The college also makes use of ChargePlace Scotland, a national network of EV charge points.
If a member of staff wants to take an EV for a long distance business trip Murphy will assist with route planning, taking into account how many stops will be needed to charge the vehicle.
“We put that support in place for people that are doing longer journeys so they know where they can go and they’ve got a bit of confidence they will be able to get there,” Murphy says.
No one has run out of charge, apart from Murphy – and that was done deliberately.
“Part of the research was to find the limits and push the limits so if someone came up to us and said, ‘can I drive to Dunbar?’ We could say with a degree of confidence, ‘yes, you can, provided you don’t drive like Michael Schumacher’.”
The maximum range Murphy has reached in a 24kW Leaf is just over 100 miles.
“For a 24 kilowatt Leaf we can confidently say, ‘expect 80 to 90 miles before you’re going to have to plug it in and charge it’. They can maybe stretch that out if they drive a bit more cautiously,” Murphy says.
“You’re never going to get the 124 miles they claim for NEDC (New European Driving Cycle) because that’s done in a lab and it’s not real-life conditions.”
For one of the college’s Nissan e-NV200s, Murphy expects a range of 80 to 90 miles when the van is empty and for that to “come down a fair bit” when fully loaded, dependent also on driving style and weather conditions.
There have been no vehicle reliability issues.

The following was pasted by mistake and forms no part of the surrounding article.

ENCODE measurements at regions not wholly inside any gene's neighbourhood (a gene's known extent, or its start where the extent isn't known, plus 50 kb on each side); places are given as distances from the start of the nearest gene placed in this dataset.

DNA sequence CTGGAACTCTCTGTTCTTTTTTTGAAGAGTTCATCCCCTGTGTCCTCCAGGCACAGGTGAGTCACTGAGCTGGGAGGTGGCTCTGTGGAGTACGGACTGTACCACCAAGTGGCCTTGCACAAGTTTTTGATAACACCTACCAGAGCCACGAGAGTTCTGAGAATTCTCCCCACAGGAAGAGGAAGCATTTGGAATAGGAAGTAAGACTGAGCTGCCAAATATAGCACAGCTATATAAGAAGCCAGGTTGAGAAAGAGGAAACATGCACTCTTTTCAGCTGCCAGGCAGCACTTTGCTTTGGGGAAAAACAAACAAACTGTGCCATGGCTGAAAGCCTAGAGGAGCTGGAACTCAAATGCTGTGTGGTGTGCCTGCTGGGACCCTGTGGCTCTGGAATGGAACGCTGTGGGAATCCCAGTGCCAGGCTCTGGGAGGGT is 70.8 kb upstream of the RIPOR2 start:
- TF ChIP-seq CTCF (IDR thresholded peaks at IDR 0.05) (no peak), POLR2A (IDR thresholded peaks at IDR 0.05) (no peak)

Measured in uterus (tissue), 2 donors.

“We take pains to try and make sure the cars are kept in good condition so they get regular checks done on them – the fluids, tyre treads and cleanliness, basic maintenance,” Murphy says.
The BMW i3s are expected to the join the fleet before the new teaching semester starts at the end of August.
They will enable Murphy to look at grey fleet drivers and the journeys they are making to see whether they could use an electric vehicle instead.
Murphy’s advice for other businesses considering adding EVs to their fleet is to first carry out a travel survey to identify where the vehicles could be deployed.
“Get an idea of what your existing costs are so you can make a comparison against electric vehicle costs and the savings to be made there because you’ve got things like your total cost of ownership and your payback times to consider,” he says.
“If you know where you are starting from it makes it a lot easier to build a business case and get the cars on the road.”